We continue to preach in the season of Easter, even though the world seems to have moved on to other topics, squabbles, and what not. The RCL is on the Road to Emmaus (which the Narrative folks had a week before, if you want to check out that previous discussion).

The Narrative lectionary jumps from that road to Emmaus to the martyrdom of Stephen, which feels a bit abrupt. How are you handling it? Using Julie’s great idea, I’m telling the first part of the story, (when the church “forgets” to feed widows and the church leaders say they are too busy to serve people. ahem) in the time with the children.

First they love you
Then they kill you
Then they love you again –Arcade Fire, “Joan of Arc”

I confess I’m a little conflicted about martyrdom. I know  people who claim that when people are opposed to them, it is proof they are standing firm for God. Sometimes they just seem to be jerks. Know what I mean?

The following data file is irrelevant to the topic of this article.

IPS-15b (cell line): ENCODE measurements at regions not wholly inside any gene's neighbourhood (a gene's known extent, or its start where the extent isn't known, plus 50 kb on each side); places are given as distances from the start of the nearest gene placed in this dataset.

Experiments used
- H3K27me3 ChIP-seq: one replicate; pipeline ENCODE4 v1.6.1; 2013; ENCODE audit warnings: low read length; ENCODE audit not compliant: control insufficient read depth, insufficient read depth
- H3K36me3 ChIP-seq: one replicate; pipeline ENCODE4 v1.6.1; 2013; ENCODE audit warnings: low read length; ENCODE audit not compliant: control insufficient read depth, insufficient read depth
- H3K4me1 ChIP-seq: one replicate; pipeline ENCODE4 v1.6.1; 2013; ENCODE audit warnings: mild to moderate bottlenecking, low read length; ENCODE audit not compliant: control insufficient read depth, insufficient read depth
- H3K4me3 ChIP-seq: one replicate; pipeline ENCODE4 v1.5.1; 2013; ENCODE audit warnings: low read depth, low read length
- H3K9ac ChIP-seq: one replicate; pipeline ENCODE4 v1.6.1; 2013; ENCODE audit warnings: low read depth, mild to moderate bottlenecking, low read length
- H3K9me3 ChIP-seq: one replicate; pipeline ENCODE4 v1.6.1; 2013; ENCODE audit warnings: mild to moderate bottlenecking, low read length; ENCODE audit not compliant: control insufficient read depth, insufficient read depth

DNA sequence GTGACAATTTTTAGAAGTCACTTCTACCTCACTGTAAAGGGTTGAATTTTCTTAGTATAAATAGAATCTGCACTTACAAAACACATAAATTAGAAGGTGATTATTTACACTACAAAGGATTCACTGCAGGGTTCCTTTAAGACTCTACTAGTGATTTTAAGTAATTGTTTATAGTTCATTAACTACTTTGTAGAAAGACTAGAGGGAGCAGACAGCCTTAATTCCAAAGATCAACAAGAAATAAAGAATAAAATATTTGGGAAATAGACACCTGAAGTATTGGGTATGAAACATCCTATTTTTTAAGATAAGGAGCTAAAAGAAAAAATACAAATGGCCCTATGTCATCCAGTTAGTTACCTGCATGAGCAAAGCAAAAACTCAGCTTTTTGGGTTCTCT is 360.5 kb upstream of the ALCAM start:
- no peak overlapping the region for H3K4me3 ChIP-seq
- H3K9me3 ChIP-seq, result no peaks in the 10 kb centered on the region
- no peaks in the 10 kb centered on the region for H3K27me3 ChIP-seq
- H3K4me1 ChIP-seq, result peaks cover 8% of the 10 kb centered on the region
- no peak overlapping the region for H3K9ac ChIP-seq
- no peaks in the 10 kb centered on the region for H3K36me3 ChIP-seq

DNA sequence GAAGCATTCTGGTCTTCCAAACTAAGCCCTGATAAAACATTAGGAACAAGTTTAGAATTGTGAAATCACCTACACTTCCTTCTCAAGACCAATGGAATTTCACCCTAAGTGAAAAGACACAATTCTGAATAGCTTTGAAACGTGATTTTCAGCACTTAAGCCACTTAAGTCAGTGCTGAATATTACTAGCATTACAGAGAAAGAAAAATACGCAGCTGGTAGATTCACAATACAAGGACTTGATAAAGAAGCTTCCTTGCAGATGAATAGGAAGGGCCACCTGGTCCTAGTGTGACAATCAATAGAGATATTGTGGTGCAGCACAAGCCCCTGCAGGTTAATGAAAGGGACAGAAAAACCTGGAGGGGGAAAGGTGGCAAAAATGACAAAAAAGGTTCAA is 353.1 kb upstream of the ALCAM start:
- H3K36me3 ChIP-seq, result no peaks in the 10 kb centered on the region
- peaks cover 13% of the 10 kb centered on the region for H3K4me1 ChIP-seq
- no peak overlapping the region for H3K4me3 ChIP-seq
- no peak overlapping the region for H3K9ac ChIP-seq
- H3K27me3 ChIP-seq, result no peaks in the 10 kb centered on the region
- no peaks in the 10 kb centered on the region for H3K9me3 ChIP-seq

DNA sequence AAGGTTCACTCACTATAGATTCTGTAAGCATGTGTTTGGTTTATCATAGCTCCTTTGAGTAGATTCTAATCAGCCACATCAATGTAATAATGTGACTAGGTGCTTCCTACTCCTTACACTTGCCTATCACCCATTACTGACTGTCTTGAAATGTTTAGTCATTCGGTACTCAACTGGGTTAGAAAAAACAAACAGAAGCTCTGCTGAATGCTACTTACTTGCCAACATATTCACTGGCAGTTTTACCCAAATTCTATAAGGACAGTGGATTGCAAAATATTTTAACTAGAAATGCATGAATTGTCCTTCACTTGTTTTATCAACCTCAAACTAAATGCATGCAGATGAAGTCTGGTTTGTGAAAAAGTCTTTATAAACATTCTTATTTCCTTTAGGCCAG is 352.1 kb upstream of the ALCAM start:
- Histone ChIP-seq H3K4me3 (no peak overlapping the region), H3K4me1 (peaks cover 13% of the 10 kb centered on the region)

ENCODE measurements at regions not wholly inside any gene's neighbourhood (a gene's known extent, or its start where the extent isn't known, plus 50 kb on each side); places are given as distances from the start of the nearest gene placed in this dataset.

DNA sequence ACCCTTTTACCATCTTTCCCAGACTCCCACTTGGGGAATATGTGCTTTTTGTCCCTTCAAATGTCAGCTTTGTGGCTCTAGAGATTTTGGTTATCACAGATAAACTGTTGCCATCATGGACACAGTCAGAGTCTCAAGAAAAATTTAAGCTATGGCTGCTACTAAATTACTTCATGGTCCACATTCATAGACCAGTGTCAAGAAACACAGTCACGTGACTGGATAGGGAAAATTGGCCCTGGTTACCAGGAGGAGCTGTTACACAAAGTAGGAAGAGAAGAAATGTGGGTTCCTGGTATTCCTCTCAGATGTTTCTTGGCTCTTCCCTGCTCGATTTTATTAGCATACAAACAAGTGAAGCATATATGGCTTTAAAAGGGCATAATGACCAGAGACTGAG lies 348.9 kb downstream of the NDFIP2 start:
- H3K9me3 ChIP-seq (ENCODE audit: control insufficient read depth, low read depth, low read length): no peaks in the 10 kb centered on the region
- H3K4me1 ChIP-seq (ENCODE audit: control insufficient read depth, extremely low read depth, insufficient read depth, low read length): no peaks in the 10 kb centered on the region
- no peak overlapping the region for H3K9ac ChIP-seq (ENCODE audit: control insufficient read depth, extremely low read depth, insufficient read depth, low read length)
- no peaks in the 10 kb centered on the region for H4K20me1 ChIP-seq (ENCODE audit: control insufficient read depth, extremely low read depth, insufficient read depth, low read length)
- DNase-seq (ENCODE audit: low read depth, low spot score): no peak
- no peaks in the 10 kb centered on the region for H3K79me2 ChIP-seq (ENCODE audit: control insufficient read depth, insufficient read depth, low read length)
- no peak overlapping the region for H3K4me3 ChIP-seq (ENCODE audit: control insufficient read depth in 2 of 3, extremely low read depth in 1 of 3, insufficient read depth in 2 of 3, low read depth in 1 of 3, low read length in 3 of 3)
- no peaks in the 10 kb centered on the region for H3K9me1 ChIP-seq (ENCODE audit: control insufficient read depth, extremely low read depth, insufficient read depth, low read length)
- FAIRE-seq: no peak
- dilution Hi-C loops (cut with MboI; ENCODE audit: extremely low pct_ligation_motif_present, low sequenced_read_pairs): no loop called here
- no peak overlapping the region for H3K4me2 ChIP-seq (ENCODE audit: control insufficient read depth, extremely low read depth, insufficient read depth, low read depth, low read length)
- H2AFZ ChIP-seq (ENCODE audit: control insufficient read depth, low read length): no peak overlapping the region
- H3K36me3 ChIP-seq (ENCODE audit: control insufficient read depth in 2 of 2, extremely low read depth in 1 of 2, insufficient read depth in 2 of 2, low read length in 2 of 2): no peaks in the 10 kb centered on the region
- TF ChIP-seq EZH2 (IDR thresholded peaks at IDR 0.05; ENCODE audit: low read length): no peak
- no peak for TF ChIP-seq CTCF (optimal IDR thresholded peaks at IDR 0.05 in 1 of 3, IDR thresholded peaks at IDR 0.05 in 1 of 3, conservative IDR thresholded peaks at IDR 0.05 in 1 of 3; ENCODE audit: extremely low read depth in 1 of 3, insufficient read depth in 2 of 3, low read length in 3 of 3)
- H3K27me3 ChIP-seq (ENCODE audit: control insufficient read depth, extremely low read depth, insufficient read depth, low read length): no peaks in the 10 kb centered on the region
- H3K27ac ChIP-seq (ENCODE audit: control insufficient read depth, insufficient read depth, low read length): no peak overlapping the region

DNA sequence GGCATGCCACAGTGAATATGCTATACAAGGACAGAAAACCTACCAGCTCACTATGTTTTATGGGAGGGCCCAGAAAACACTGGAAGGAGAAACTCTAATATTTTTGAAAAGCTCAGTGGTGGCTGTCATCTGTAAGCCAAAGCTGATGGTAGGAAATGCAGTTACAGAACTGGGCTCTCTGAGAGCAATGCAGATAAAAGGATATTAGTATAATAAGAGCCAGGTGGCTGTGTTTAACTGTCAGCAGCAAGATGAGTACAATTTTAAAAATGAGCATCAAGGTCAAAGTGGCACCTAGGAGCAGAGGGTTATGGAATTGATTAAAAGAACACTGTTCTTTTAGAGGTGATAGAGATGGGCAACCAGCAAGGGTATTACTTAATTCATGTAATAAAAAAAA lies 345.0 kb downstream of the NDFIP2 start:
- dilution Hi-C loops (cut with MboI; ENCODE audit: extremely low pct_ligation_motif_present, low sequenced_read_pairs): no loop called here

At the same time, Joan of Arc is a she-ro. This quote is helping me with my conflict.

“I never wanted to be a God fearing person. I wanted to grow up and be a person that was fearless for God. There was a difference.”
― Shannon L. Alder

My son’s going to his senior prom Saturday, so getting him ready for that has been more fun than writing a sermon about martyrdom. I will post pictures (of prom, not my martyrdom).

I’m trying to eat healthy these days (I lost 3 pounds last week!) so I have a fridge full of carrot sticks, cucumber slices, and jicama to share. (Don’t worry, I’m also eating protein, carbs, and fat–just in much smaller amounts!) I’m sure someone has more satisfying treats to share.

Share your ideas, thoughts, questions, and brilliance here. I certainly could use them!